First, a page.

SCO breaks two world records

SCO breaks two world records
The Singapore Chinese Orchestra also broke the record for the largest Chinese orchestra performance last night at the National Stadium. SCO music director Yeh Tsung led an ensemble of more than 4,500 musicians and choir members through a 90-minute mega-concert titled Our People, Our Music 2014.

The Singapore Chinese Orchestra (SCO) broke two Guinness World Records for the largest Chinese drum ensemble and largest Chinese orchestra performance.

These were feats they pulled off during the first concert at the National Stadium, at the newly opened Singapore Sports Hub last night.

The record for largest Chinese drum ensemble was made during its performance of the song Power Singapura! composed by Quek Ling Kiong and Phang Kok Jun.

They were led by the Singapore Chinese Orchestra's resident conductor Quek Ling Kiong.

The rest of the concert was conducted by SCO music director Yeh Tsung, 64, who led an ensemble of 4,557 musicians and choir members through a 90-minute mega-concert titled Our People, Our Music 2014, which also garnered them a second Guinness World Record.

The orchestra performed eight pieces, which included Richard Strauss' Also Sprach Zarathustra, Op. 30; Variations On Singapura by local composer Phoon Yew Tien; and A Man Should Stand Strong, the theme song from the Tsui Hark movie Once Upon A Time In China. It was accompanied by a martial arts performance by Vincent Ng.

The concert closed with a performance by Dick Lee, who sang his 1998 National Day Parade theme song Home, which he wrote and was originally sung by Kit Chan.

About 30,000 people were at the concert, including Prime Minister Lee Hsien Loong and his wife, who were the guests of honour; Minister for Culture, Community and Youth Lawrence Wong; and Minister in the Prime Minister's Office Grace Fu, who is also Second Minister for the Environment and Water Resources and Second Minister for Foreign Affairs.

The concert was one of the highlights of the Sports Hub's open house yesterday.

It was also the first time Mr Yeh had ever conducted an ensemble of this size. "Not only was it a huge number of people, but they were also from a wide range of backgrounds, from professional musicians to people in the early stages of their musical education," he said.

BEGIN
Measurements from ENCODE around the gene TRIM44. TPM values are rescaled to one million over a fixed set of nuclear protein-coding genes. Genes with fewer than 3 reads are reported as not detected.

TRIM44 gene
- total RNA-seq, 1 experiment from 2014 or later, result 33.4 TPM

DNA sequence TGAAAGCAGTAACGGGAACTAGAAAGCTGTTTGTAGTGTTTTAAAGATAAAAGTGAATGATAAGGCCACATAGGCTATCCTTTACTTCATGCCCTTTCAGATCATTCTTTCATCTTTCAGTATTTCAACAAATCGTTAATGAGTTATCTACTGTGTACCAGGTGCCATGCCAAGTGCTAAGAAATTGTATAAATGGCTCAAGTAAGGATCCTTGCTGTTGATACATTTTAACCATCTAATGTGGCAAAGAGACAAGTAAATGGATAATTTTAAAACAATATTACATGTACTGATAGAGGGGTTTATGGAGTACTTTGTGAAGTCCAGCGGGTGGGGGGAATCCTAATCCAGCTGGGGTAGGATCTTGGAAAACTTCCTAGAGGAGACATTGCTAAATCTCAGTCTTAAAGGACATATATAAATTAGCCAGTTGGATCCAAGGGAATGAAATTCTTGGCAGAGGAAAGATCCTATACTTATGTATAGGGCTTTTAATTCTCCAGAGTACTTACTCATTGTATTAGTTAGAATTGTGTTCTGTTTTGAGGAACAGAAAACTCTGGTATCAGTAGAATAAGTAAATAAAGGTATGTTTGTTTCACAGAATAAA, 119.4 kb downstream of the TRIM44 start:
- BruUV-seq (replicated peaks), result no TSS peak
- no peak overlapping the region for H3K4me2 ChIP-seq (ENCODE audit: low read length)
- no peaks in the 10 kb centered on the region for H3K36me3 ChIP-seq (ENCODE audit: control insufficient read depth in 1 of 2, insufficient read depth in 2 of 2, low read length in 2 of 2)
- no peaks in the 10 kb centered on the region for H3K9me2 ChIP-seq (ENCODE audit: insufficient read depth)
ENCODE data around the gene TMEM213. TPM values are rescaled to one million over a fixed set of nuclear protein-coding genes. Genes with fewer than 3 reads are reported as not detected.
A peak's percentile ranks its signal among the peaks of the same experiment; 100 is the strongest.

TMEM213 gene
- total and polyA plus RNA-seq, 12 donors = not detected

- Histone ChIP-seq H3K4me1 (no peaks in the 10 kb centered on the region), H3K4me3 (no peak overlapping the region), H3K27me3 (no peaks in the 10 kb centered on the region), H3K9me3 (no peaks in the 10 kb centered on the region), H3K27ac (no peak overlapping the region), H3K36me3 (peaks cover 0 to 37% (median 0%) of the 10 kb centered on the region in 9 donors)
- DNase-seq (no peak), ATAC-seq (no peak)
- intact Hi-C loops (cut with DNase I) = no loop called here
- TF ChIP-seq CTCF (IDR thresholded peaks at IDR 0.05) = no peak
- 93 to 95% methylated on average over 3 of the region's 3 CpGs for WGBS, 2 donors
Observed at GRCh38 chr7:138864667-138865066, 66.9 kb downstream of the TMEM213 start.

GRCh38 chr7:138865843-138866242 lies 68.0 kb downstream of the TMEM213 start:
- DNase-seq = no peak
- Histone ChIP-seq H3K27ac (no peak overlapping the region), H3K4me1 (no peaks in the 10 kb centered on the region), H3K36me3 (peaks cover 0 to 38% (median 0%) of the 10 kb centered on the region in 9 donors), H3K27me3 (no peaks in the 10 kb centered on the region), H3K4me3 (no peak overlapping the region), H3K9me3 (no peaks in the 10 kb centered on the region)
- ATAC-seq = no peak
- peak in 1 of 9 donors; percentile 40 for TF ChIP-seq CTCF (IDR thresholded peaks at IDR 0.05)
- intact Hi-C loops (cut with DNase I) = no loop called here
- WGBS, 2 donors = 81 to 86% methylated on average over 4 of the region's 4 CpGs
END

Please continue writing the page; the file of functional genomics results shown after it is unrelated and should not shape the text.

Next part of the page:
The 3,345 orchestra members and 1,212 choir members were from 128 school, community centre and clan association musical groups which answered an SCO open call for participants last year.

They ranged from a 21/2-year-old playing a small pallet drum to musicians in their 80s who had been practising in groups since March. However, Friday was the first time that all the more than 4,500 members were able to rehearse at the same time, due to lack of a large enough rehearsal space.

"How to put them together was a huge task that I had never met before, but that made things more interesting, more exciting. We consciously wanted to have an event which was historic, and if you want historic, you will have a challenge and I was very happy to take that on," said Mr Yeh.

The orchestra was so large that he had to conduct the musicians and choir members from a raised platform about 3m high. His image was also projected onto two screens for musicians who were seated too far away to see the conductor in person.

Another challenge was the size of the National Stadium, a 55,000- seat sporting arena which was not designed as a classical music concert hall. Mr Yeh and a team of over 45 SCO staff spent rehearsals on Friday and Saturday testing equipment and amplifying instruments like the ehru and cello to make sure the acoustics were balanced and clear. He also chose music with "clear instrumentation" to compensate for the stadium's echo.

His efforts were appreciated by Mr Casey Gan,42, himself a musician.

"I think the concert was great, especially for the first time in the stadium. To organise something of this size must have required a lot of coordination and effort, but the sound was a bit echoey and it may take a few more events to find the sweet spot for sound," he said.

But for Mr Yeh, the concert was about more than making music.

He said: "The final goal of this event was not just making music. From making music we express ourselves and connect with each other; the orchestra is like many streams forming one ocean.

"We build and feel the message that Singapore is our home, that home is no longer an apartment with four walls but a country where we all live, enjoy and share together and music is used as a bridge to make this happen."

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